Anyone watching the football or the tennis on TV might be intrigued as to how so many people appear to be attending them, given that Covid-19 restrictions for events in place are capped at no more than 4,000 people for outdoor events.
So what’s going on? Some events are taking part in the government’s Events Research Programme. The project has released its first report, so we look more into what it has achieved and what it means for events going forward.
What is the pilot events programme?
It’s essentially a review of how events may safely re-open when we reach Step Four of the roadmap (set for 19 July – dubbed ‘freedom day’). Theatre director, Nicholas Hytner (artistic director of the Bridge Theatre) and David Ross, the former chair of the Government's sport, tech and innovation group, were tasked with leading the work.
They explored how larger crowd sizes could return without social distancing, while limiting the transmission of Covid-19 as much as practical. Between 17 April and 15 May, the first phase of the events research programme (ERP) conducted nine pilot events. A report of the findings has now been published. Phase II and III pilots are still ongoing with increasing numbers of spectators.
What are the pilot events?
A lot of the events have been sporting events. In the first phase, these included the FA Cup Semi Final, at Wembley Stadium, the World Snooker Championship at the Sheffield Crucible Theatre and the League Cup Final. An England cricket Test match at Edgbaston Stadium, horse racing’s Royal Ascot and UEFA Euro 2020 group stage games at Wembley Stadium were included in the second phase of the pilot programme.
So, is it mainly about sporting venues?
Not really. The pilot selection was based on event settings that would provide “substantial data and transferable learning” that could be generalised across many settings, so the report’s executive summary says.
“We adopted a settings approach where we considered the size of an event, the physical layout (seated, free-moving, mixed), indoor/outdoor and level of crowd activity. We then selected settings with maximum cross over to sectors and chose venues that demonstrated these settings.”
How will the findings be used to inform how events run safely in the future?
The report from the government says that, based on findings from Phase I of the ERP, guidance will be updated to help event organisers and local authorities in England ensure that events are able to go ahead as safely as possible.
“The risk management advice in the guidance will set out a range of options for proportionately managing potential risks in relation to the transmission of COVID-19, but will not remove or replace duties and obligations under the Health and Safety at Work Act 1974. Instead, it will provide information to assist event organisers and local authorities in England in ensuring that events are able to go ahead as safely as possible in their area.”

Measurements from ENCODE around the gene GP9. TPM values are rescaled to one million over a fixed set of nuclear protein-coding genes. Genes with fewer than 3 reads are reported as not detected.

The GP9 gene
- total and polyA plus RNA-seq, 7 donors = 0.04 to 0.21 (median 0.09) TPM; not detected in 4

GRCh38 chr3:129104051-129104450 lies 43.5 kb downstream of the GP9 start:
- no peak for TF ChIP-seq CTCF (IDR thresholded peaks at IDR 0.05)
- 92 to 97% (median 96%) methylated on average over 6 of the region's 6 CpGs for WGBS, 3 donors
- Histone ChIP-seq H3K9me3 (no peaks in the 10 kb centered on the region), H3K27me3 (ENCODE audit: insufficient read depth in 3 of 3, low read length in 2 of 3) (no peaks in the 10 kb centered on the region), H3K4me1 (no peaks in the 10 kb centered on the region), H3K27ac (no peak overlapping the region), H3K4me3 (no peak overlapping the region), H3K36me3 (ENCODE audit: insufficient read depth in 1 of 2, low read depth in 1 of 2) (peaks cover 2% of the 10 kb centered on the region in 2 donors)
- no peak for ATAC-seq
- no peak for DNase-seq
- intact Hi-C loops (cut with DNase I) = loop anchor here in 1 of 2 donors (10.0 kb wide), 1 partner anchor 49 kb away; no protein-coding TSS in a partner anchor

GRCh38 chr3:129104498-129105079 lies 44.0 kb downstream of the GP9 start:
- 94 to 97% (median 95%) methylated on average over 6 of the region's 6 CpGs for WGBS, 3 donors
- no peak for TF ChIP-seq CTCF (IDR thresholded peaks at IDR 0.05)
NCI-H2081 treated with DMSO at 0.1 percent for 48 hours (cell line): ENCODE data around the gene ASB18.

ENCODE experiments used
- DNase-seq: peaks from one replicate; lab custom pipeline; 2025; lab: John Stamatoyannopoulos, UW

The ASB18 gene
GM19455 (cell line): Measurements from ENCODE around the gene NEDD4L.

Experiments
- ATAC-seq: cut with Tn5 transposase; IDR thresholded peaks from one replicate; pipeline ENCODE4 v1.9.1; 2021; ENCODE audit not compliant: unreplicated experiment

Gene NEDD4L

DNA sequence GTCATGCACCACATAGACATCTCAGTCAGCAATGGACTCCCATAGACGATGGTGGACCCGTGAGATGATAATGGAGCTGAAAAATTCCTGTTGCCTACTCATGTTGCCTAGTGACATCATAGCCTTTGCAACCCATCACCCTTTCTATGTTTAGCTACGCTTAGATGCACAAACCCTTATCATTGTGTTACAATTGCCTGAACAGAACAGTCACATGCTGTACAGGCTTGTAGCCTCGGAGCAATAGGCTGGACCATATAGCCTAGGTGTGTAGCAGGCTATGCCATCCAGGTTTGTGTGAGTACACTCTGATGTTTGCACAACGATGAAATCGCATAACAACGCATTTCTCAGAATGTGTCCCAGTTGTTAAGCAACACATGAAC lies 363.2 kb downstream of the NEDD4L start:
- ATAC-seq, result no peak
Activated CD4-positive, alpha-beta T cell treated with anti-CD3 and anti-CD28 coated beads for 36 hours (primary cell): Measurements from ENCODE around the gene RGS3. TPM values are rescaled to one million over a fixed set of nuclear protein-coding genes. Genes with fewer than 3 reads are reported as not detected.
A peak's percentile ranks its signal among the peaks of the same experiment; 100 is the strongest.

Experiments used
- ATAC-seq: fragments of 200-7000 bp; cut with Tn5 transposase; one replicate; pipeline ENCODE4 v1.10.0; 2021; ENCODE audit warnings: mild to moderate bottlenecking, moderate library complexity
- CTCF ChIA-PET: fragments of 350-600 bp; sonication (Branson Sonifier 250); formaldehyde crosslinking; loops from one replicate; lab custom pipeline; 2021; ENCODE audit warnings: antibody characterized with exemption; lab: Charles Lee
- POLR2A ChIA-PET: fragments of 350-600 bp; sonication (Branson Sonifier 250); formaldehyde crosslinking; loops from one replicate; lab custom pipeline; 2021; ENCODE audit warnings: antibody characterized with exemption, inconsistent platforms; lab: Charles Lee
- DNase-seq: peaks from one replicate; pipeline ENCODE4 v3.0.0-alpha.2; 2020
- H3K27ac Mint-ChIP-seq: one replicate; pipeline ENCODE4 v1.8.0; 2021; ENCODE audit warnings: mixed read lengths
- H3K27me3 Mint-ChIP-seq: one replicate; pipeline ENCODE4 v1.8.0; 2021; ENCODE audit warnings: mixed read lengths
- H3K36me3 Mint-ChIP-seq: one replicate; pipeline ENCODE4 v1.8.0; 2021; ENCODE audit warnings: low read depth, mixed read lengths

Will testing pre- and post-event continue after ‘Freedom day’ on 19 July? And what about masks?
There is no decision yet made on testing or masks because the government is still trialling their use as part of the pilot events scheme. Fans wanting to attending Wimbledon 2021 will have to show proof of full vaccination via the NHS App, show proof of a negative PCR within 48 hours or show proof of immunity due to a recent covid-19 infection.
The Covid certification system could be rolled out more widely at events following the results of all the pilot programmes. However, Cabinet office minister Michael Gove has indicated they might not be. He has said that the “finely balanced” benefits had to be set against any “hassle factor” of implementing them.
Phase III pilot events will also provide evidence about using Covid-status certification in real-world environments via use of the NHS App, developing learnings on operationality and the impact on public health.
It must be noted that the directors of this work stress: “The report does not make conclusive public health recommendations on the reopening of events at this stage.”
So after 19 July, provided the pilots are a success, will all restrictions be lifted?
Not exactly. I.e. it’s not yet clear. The guidance for events (updated 17 June) at Step 4, says the government aims to ‘remove all legal limits on social contact’ and enable all events to take place.
However, it adds that this will be ‘strictly subject’ to the outcome of the scientific Events Research Programme, potentially using testing to reduce the risk of infection, as well as whether England meets the ‘four tests’ for lifting restrictions.
Have they been a success?
Participants were in general motivated to follow safety precautions, says the report. Reduced face covering compliance was associated with higher numbers of spectators, or when people were congregating in groups. Reduced social distancing compliance was linked with higher attendances and less effective crowd management strategies.
Overall, only 28 cases of Covid-19 were recorded after nine large-scale events ran.
A total of just over 58,000 people went to the indoor and outdoor events but there were "no major outbreaks".
However, the report notes that return rates for PCR tests were low at pilot events ‘significantly limiting the ability to estimate rates of infection after attending events.’
Only 15 per cent of all the attendees completed their tests pre and post the events, or 7,764 people out of a possible 51,319. “The cases recorded are likely an underestimate of the true number,” says the report. In addition, it says that direct evidence of the risk of coronavirus transmission at specific types of events cannot be drawn from Phase I of the pilots given the low prevalence of Covid-19 at the time of the pilot events.
Read the Events Research Programme report here
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